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Category:    Home > Reviews > Thriller > Drama > Sexuality > British > Repulsion (1965/Criterion Collection Blu-ray)

Repulsion (1965/Criterion Collection Blu-ray)


Picture: B     Sound: B-     Extras: B     Film: B+



After so much off-screen controversy over Roman Polanski, many wonder why he still matters as an artist, director and key figure in cinema.  His later output since the 1980s has only produced a few great films (The Pianist, Death & The Maiden), but in the beginning, he was a filmmaker of exceptional talent and actions speak louder than words when viewing one of his early masterworks like Repulsion, the 1965 sexual thriller that we previously looked at on a basic DVD release:





At the time, he was considered the equal of Stanley Kubrick, Jean-Luc Godard and Alain Resnais when it came to cutting-edge cinema.  He took beautiful up and coming actress Catherine Deneuve, known best for her work in Jacques Demy’s colorful operetta The Umbrellas Of Cherbourg (1964, reviewed elsewhere on this site) and centered her into a black and white thriller like nothing anyone had seen before entitled Repulsion.   After so many bad and substandard DVD releases, Criterion issued the film on DVD.  Now, they have undone themselves with the fine new Blu-ray edition.


Carole Ledoux (Deneuve) is beautiful and the kind of woman any man would love to meet and get to know.  Living in London, she can enjoy the big city, but seems alienated by it.  This extends to dealing with the opposite sex.  Working at a beauty salon and turning to her sister as her best friend, she is left alone one weekend and all of her problems and deepest feelings fine absolute manifest once and for all.


When so-called filmmakers attempt this kind of thing today, it is always as shallow as it is dishonest and phony.  While most directors are lazy and don’t even try, especially in the Horror genre, Polanski was working above genre and more.  He was exploring ground that no one had covered before and there is a certain sense of adventure in that.  He beat other filmmakers to it (this arrived a year before John Frankenheimer’s also-brilliant Seconds, their title sequences homage to Hitchcock’s Vertigo) and this film never misses an opportunity to be effective.  It shows what a brilliant, essential filmmaker Polanski was.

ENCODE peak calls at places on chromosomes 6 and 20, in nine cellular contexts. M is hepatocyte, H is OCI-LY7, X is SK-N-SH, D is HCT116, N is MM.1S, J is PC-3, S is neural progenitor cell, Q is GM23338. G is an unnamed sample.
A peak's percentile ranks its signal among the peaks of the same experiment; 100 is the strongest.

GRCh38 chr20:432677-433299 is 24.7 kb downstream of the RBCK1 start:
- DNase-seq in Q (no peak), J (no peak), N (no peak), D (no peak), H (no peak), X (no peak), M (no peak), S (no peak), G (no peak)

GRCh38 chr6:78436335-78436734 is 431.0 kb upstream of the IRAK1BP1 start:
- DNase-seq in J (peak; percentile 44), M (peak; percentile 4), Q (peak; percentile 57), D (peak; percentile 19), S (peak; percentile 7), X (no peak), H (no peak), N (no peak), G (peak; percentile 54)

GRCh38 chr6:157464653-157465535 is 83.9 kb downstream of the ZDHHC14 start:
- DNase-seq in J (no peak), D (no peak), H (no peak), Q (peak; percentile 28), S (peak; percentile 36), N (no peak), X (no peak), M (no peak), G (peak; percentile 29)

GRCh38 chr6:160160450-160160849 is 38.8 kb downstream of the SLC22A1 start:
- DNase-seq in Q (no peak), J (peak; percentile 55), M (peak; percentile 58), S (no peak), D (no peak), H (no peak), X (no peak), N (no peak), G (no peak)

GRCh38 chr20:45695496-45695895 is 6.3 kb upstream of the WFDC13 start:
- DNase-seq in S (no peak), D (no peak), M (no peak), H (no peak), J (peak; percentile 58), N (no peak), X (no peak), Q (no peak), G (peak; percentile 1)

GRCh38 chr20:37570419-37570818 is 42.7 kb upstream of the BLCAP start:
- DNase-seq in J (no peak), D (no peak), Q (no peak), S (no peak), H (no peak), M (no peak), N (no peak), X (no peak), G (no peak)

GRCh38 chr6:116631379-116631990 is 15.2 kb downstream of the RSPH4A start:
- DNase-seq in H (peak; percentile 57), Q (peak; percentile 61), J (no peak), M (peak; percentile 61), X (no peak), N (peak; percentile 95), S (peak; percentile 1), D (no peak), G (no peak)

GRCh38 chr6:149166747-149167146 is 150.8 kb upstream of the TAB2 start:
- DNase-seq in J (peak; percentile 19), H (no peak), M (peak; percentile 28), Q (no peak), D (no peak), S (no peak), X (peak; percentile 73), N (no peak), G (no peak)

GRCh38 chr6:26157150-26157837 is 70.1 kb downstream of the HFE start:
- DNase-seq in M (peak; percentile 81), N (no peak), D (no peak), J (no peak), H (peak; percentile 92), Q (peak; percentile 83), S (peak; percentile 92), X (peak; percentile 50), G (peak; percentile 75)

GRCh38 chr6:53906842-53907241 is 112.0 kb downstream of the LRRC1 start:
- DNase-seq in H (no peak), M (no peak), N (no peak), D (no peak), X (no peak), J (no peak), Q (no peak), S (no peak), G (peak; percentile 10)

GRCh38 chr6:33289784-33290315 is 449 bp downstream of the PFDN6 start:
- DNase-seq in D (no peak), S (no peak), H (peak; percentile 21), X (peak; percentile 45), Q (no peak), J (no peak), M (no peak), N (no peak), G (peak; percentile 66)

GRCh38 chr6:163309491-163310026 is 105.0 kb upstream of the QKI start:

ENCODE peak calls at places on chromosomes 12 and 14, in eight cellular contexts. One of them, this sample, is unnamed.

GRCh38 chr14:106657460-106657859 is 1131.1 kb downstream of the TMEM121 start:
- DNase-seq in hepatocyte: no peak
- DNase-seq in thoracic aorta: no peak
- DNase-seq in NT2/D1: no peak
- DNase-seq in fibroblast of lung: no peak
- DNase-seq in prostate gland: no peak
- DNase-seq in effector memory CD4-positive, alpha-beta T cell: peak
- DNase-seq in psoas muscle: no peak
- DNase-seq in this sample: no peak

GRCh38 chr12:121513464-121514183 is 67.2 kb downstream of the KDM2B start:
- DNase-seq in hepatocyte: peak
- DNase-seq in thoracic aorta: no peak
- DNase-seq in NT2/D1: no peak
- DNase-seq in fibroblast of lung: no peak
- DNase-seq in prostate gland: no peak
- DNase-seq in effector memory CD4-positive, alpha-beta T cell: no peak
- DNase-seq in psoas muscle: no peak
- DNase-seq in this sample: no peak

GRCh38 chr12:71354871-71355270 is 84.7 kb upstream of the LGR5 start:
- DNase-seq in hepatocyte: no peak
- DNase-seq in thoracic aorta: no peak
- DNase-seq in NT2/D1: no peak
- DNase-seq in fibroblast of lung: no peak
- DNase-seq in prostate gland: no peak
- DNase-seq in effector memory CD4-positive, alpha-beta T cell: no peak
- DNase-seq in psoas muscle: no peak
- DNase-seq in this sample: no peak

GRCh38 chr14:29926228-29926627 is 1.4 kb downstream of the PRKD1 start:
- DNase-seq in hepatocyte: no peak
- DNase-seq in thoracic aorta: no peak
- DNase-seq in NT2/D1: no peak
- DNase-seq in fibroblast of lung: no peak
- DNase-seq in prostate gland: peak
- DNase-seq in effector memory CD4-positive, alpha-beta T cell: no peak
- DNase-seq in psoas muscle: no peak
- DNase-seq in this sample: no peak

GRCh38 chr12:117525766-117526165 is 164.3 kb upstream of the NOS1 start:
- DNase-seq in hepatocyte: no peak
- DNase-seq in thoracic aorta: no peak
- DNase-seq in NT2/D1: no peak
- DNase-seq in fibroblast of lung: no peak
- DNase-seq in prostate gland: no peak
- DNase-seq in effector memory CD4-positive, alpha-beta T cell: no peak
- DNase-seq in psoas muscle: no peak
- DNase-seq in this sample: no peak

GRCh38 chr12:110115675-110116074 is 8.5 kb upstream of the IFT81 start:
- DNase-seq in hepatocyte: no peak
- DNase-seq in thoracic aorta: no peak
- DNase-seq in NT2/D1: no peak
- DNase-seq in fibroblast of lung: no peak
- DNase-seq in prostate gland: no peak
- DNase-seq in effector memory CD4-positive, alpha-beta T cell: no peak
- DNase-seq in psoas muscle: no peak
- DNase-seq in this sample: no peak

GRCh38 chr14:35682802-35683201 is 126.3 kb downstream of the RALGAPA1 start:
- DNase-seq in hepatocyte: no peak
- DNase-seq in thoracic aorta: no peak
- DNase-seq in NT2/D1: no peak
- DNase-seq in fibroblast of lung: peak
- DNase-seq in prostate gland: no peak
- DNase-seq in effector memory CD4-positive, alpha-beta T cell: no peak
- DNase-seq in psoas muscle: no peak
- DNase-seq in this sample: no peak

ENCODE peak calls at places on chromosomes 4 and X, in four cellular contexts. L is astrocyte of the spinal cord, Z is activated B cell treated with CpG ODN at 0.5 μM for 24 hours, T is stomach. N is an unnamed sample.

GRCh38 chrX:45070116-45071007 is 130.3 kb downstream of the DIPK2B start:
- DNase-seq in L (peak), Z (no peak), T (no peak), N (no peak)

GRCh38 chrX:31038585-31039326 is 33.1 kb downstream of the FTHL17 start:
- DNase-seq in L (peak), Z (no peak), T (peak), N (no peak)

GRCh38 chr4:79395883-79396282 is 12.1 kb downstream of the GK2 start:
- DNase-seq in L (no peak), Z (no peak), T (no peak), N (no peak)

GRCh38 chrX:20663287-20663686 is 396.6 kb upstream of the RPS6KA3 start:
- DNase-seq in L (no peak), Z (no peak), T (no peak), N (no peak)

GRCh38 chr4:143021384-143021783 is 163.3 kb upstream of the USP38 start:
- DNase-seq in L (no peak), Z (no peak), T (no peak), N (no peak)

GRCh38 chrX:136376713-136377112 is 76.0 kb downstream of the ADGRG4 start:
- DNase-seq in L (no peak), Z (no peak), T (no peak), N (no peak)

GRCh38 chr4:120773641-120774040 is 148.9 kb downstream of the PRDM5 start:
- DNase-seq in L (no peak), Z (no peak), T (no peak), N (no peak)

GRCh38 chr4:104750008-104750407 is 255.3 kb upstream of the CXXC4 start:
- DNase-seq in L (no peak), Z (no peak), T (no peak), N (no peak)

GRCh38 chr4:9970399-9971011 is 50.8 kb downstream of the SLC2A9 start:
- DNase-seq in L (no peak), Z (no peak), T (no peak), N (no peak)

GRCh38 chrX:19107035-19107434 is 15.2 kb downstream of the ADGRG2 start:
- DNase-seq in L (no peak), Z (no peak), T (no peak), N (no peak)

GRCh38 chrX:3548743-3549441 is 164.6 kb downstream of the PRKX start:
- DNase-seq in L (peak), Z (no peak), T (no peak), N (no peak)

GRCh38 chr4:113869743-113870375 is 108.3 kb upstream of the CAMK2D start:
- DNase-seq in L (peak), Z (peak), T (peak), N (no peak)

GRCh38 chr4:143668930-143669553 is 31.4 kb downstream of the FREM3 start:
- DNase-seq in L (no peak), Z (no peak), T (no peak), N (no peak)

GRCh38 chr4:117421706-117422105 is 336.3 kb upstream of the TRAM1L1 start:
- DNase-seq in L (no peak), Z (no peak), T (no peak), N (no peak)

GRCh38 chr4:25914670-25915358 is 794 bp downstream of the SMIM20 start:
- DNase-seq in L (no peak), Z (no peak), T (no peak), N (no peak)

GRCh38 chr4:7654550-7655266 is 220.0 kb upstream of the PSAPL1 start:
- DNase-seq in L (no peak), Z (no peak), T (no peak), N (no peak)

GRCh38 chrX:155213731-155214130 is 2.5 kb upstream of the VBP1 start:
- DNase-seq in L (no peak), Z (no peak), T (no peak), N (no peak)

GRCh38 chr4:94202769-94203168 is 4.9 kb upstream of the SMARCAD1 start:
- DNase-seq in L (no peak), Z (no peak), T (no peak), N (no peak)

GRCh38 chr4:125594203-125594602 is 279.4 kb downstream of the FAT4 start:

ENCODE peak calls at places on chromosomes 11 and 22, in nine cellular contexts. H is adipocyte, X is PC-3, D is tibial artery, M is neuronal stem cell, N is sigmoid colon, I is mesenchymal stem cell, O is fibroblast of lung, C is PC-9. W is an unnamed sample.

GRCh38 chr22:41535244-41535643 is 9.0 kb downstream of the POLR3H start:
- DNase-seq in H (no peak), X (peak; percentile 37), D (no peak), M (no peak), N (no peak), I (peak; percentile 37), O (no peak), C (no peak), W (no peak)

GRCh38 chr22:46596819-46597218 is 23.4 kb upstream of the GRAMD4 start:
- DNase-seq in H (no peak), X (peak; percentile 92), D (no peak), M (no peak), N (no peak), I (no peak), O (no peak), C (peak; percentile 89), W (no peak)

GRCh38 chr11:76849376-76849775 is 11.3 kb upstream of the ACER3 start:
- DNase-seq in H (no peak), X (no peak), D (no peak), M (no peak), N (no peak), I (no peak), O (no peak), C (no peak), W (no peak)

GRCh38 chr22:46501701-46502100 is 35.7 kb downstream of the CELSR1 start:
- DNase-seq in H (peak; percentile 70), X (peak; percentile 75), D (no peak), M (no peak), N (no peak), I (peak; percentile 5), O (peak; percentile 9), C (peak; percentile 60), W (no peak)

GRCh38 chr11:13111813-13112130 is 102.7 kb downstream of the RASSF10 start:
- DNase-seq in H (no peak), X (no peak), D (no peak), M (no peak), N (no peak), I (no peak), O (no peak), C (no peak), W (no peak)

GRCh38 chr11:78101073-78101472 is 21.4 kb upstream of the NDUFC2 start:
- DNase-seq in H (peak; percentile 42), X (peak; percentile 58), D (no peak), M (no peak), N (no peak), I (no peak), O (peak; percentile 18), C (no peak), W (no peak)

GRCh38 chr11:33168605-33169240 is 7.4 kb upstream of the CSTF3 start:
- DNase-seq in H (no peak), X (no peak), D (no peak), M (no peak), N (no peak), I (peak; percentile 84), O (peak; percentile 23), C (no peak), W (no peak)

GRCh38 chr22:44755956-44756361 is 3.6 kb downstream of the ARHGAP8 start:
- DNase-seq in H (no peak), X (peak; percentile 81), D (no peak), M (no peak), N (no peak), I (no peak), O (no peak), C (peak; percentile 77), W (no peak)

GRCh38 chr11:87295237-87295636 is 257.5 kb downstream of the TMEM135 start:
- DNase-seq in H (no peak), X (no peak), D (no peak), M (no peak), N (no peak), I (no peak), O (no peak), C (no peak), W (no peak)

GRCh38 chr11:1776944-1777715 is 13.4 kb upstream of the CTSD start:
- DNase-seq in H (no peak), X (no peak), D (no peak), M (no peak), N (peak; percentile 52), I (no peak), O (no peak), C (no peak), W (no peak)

Of course, the cast is also very effective, with Deneuve proving she was more than just a pretty face.  This was a British production and she is joined by James Villers, Ian Hendry, Patrick Wymark, John Frazer, Renee Houston, Valerie Taylor and Yvonne Furneaux as her sister.  Polanski has a uniquely subtle way of working with actors and this is one of the best examples of how he does that.


It is easy to forget how good a film Repulsion really is as it is not discussed as often as it should be and all the bad copies have not helped, but Criterion has finally (even over their own DVD version) a Blu-ray edition that will help reestablish the film as one of the best thrillers of the 1960s (up there with Hitchcock’s Psycho) and show us that, for a while, why Polanski was one of the world’s most important filmmakers.



The 1080p 1.66 X 1 digital High Definition image is from a three key sources of the film, its original 35mm negative, a 35mm duplicate negative and 35mm composite fine grain master positive.  The result is that Director of Photography Gilbert Taylor’s work here looks incredibly good.  The only minor issue is that for all the improvements in detail, depth and overall cleaner appearance, there is more grain than expected, though it is the way post-Noir black and white looks.  This concluded a trilogy of groundbreaking monochromatic work Taylor delivered following The Beatles in Richard Lester’s A Hard Day’s Night and Stanley Kubrick’s Dr. Strangelove making this film a must-see just on a visual level!


The PCM 2.0 Mono is a bit better than any previous DVD track, usually offered in more compress Dolby Digital.  The rating given is barely earned since this is a film concentrating on silences as well as sounds.  Chico Hamilton’s music (orchestrated by Gabor Szabo) is added in very smart, even strategic ways, then there is the use of sound effects.  In an era of 5.1 mixes by people who seem to have no sense of film sound whatsoever, this soundtrack is smarter and far more complex.  The original optical soundmaster was used for this Blu-ray and it shows in the improved quality we get.


Extras include another fine booklet with technical credits and essay by Bill Corrigan about the film titled “Eye Of The Storm”, while the Blu-ray itself includes a feature length commentary by Polanski & Deneuve (!), original theatrical trailers, 1964 TV documentary on the film with rare footage from the set and 2003 documentary amusingly entitled A British Horror Film that includes many of the participants being interviewed.  Polanski, Taylor and Producer Gene Gutowski are among them.


This is a serious must-own Blu-ray for all serious film fans no serious collection can do without.



-   Nicholas Sheffo


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